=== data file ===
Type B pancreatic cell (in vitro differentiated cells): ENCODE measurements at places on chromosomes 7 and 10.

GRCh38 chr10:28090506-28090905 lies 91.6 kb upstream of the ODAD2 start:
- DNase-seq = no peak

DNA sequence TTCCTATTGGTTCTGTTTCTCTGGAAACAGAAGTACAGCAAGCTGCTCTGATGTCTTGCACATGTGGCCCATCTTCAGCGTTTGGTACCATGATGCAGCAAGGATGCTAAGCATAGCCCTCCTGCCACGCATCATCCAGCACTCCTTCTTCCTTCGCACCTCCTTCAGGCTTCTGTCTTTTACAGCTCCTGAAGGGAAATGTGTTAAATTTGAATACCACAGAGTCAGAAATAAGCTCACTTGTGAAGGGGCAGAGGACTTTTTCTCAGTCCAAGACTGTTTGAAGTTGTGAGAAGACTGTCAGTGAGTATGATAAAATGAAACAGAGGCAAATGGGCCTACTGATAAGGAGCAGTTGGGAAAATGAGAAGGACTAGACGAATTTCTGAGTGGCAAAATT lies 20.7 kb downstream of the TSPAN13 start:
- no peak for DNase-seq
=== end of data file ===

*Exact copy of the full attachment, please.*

Type B pancreatic cell (in vitro differentiated cells): ENCODE measurements at places on chromosomes 7 and 10.

GRCh38 chr10:28090506-28090905 lies 91.6 kb upstream of the ODAD2 start:
- DNase-seq = no peak

DNA sequence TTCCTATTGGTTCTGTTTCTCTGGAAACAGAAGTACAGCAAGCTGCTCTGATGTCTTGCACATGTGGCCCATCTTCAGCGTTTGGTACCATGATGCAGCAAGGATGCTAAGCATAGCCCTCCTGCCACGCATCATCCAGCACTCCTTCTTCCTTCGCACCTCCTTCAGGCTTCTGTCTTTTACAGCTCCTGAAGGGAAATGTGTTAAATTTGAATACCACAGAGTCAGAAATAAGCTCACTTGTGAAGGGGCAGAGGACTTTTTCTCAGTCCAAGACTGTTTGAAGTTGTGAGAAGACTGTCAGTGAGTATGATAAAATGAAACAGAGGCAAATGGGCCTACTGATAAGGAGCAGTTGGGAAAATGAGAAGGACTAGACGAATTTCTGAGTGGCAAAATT lies 20.7 kb downstream of the TSPAN13 start:
- no peak for DNase-seq